JurPC Web-Dok. 36/2010 - DOI 10.7328/jurpcb/201025236

EFTA COURT
Judgement of 27/01/2010

E-4/09

Concept of a "durable medium"

JurPC Web-Dok. 36/2010, Abs. 1 - 86


Directive 2002/92/EC on insurance mediation

Summary

    1. In order for an Internet site to qualify as a "durable medium" within the meaning of Article 2(12) of Directive 2002/92/EC of the European Parliament and of the Council of 9 December 2002 on insurance mediation, it must enable the customer to store the information listed in Article 12 of the Directive.
    2. In order to qualify as a "durable medium", an Internet site must enable the customer to store the information required under Article 12 of the Directive in a way which makes it accessible for a period of time adequate to the purposes of the information, that is, for as long as it is relevant for the customer in order to protect his interests stemming from his relations with the insurance intermediary. This may cover the time during which contractual negotiations were conducted even if not resulting in the conclusion of an insurance contract, the period during which an insurance contract is in force and, to the extent necessary, the period after such a contract has lapsed.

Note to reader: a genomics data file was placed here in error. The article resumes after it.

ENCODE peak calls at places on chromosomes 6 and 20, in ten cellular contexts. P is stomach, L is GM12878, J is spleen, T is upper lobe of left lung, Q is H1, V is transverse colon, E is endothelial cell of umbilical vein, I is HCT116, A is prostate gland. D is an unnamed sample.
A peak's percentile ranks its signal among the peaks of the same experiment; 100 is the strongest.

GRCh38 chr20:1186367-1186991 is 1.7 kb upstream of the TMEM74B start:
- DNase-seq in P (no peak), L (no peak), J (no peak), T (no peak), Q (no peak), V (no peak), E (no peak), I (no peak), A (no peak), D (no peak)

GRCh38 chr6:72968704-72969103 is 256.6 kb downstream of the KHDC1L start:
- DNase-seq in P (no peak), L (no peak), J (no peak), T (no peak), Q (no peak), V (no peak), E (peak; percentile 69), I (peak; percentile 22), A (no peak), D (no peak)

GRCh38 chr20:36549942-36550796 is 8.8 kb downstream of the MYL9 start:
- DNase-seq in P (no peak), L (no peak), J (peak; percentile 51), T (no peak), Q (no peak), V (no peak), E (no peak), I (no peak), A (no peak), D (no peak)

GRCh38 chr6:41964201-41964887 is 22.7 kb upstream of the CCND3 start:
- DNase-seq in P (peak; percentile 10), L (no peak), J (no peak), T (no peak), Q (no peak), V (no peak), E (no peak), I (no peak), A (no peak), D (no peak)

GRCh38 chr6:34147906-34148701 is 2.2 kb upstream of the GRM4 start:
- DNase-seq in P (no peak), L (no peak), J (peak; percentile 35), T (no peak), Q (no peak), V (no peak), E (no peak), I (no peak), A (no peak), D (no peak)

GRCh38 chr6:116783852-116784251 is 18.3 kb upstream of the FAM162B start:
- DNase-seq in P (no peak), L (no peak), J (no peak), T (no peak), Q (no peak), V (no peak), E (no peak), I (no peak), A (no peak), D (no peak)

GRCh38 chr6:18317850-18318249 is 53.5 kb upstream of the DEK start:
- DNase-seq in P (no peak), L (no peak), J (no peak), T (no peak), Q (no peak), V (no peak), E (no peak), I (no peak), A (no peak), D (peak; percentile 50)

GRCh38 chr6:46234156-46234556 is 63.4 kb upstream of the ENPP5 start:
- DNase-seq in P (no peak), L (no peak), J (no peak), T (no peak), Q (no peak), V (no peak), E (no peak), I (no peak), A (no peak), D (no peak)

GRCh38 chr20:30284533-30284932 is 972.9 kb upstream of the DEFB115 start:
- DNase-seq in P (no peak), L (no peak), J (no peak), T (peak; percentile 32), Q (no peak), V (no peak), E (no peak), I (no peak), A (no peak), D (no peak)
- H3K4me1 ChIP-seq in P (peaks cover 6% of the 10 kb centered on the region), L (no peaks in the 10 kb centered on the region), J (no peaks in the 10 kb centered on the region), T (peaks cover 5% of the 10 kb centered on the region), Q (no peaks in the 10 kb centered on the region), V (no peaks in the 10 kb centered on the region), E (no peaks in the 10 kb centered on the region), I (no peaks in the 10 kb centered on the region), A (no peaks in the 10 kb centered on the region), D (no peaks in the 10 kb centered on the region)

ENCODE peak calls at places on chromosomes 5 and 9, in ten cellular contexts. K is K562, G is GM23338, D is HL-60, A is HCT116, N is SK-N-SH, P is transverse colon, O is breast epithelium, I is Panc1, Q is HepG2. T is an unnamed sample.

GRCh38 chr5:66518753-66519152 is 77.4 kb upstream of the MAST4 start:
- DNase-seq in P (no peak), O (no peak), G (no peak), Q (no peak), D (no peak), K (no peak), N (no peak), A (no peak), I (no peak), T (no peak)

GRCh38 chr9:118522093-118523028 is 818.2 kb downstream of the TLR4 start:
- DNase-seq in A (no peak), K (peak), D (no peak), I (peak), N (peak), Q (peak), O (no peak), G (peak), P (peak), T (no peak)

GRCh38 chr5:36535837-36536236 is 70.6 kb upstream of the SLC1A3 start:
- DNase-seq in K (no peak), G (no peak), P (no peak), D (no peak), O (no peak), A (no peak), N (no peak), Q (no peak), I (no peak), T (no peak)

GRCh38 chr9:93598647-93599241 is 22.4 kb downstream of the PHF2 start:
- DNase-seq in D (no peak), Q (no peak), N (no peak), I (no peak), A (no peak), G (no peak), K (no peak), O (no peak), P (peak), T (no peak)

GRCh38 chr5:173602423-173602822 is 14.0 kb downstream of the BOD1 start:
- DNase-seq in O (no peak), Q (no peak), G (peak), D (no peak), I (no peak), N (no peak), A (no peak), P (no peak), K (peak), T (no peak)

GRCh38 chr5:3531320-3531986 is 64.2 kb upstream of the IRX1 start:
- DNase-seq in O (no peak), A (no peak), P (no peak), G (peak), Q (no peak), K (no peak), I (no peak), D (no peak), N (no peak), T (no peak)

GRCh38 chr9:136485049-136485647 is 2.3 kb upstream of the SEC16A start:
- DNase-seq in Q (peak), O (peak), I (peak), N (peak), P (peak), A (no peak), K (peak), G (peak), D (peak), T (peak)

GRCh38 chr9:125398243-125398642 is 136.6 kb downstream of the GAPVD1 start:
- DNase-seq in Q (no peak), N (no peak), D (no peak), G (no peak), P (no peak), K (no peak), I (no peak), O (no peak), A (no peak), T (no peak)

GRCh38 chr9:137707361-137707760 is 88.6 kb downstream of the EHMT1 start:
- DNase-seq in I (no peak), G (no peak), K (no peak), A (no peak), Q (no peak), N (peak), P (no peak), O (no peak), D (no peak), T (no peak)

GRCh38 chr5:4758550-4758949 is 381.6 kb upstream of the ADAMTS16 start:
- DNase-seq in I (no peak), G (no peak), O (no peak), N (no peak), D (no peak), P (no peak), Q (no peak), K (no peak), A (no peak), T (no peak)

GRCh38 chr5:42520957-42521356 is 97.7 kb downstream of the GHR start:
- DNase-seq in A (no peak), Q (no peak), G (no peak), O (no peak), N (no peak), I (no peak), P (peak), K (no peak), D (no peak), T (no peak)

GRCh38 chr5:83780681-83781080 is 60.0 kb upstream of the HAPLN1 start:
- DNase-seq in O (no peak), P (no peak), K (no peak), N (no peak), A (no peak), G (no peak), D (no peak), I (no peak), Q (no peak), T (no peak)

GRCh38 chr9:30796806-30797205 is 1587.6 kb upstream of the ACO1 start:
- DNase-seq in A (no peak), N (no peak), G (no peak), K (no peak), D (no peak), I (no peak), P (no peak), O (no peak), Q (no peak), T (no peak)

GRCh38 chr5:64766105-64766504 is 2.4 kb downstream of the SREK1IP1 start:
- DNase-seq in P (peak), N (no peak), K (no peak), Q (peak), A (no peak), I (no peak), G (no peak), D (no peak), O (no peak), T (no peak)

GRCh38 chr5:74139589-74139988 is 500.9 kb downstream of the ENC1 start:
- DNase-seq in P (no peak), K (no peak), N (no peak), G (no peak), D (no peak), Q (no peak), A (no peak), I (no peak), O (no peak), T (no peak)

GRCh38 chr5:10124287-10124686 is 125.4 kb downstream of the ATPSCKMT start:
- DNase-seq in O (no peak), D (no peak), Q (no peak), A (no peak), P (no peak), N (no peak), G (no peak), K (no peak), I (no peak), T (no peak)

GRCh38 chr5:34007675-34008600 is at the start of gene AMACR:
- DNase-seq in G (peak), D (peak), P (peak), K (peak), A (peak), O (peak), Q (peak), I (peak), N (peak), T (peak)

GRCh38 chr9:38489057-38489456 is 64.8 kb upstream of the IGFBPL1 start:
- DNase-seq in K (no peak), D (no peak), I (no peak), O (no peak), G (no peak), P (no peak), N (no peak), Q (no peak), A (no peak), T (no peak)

3. In order to qualify as a "durable medium", an Internet site must allow for the unchanged reproduction of the information stored, that is, the information must be stored in a way that makes it impossible for the insurance intermediary to change it unilaterally.